So, as you know, recently my husband’s father died, at the ripe age of 107 years. My daughter is aware of her grandfather’s death and that Dada recently went back to Ghana for his funeral. In Ghana children are not sheltered from reality and upon his return my husband showed us a film of Baba’s body as they took it from the morgue, wrapped in cloth and placed it onto the truck to take to the burial ground. My husband was showing me but our daughter was there too. She looked on in interest. She knew it was her dear Baba.
Another recent event, relevant to this post, is Easter. At my daughter’s Pre-School one of the mum’s came and talked about the death of Jesus and how he rose again and that he was the son of God etc. Now, if you’ve read about me you will know I am a Buddhist and my husband is a Rastafarian. Rastafarians follow the Old Testament of the Bible, Buddhism does not. While I must selfishly admit I would much rather my daughter choose to be a Buddhist, when we pray at the dinner table I am glad she ‘om mani padme hum’ like me and not ‘Amen’ like her Dada, I am, however, cool with my daughter learning these Christian stories because I would much rather her know ‘why’ we celebrate Easter as opposed to her recent answers of ‘Oh the Easter Bunny comes and gives you chocolate…just because.’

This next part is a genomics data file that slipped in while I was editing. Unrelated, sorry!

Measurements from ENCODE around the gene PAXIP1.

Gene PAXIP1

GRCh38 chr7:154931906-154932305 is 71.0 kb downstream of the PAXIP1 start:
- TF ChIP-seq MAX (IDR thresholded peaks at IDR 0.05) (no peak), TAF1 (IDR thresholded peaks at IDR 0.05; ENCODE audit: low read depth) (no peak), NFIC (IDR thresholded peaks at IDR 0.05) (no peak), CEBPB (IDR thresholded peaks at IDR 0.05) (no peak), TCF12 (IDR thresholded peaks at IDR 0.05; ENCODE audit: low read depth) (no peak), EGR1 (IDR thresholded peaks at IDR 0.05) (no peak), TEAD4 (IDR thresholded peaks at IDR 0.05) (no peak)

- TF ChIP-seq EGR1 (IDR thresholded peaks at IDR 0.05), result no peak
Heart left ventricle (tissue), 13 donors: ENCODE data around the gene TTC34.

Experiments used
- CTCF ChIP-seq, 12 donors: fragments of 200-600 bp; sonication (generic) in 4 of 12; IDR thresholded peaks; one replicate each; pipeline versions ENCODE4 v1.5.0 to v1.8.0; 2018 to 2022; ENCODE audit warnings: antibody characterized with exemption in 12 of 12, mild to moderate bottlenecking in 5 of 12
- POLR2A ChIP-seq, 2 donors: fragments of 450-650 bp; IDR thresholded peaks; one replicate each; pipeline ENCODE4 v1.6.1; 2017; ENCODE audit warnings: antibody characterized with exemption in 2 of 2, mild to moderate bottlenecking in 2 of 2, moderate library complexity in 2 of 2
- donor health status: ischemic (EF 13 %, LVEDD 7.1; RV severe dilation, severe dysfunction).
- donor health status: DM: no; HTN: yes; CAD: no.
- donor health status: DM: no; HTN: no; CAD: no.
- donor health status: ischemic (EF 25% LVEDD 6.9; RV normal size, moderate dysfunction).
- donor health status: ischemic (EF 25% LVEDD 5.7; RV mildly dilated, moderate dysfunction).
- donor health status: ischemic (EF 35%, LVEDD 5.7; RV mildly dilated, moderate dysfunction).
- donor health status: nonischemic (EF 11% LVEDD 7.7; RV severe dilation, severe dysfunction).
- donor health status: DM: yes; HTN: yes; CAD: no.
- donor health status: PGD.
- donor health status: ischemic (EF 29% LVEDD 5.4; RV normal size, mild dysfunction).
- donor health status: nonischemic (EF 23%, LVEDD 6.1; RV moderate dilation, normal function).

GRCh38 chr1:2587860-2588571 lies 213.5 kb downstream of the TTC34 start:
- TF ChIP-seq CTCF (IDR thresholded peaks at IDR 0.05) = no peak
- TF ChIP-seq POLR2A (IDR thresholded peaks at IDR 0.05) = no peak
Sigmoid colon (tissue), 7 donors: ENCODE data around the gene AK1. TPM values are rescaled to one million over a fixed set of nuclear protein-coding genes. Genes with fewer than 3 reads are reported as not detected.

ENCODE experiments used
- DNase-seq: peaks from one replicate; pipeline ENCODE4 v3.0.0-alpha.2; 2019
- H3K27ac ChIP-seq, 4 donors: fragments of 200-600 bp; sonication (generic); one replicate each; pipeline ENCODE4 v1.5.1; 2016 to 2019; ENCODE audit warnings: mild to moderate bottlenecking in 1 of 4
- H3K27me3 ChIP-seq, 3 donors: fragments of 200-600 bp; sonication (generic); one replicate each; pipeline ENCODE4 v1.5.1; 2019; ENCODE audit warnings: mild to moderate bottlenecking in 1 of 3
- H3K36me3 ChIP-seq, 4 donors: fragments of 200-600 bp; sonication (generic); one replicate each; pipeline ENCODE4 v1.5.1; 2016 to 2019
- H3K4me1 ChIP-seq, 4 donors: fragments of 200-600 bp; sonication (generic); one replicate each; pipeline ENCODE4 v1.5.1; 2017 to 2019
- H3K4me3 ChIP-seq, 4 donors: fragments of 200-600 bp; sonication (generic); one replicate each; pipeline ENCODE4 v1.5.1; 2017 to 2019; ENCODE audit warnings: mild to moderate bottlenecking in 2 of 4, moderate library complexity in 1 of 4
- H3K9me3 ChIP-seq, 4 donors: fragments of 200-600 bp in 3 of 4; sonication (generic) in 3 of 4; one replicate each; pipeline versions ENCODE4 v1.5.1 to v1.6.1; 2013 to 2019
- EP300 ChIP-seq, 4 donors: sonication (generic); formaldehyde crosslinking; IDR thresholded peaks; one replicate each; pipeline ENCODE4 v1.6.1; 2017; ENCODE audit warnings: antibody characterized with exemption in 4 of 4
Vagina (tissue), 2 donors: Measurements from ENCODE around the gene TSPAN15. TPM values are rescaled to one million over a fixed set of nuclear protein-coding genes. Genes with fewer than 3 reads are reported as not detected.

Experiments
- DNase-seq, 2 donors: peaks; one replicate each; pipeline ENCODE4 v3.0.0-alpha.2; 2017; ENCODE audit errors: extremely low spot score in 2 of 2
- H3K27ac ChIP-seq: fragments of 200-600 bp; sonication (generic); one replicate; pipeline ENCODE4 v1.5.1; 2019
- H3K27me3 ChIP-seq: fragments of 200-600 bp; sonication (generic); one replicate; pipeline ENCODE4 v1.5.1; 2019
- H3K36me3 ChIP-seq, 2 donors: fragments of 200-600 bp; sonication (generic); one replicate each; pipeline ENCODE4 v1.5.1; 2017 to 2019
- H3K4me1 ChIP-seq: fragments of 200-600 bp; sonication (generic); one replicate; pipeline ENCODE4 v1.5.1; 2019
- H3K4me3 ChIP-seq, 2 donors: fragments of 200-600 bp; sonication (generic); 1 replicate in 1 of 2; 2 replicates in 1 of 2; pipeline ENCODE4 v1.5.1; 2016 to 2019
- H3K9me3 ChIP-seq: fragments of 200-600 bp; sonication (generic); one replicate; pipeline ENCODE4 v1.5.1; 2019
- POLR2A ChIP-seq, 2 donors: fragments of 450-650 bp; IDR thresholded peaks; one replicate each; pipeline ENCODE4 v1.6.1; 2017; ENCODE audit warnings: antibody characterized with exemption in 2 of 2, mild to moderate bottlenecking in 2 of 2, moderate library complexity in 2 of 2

So take these two stories and you’ll understand the sweetest thing my daughter said after viewing the video of her grandfather.
“Mama, I wish Baba could come alive again like that God”
“You mean Jesus?”
“Yeah, I wish Baba could come alive again like him. I’d like that a lot.”
My dearest daughter, if only I could make it so. For you, I would.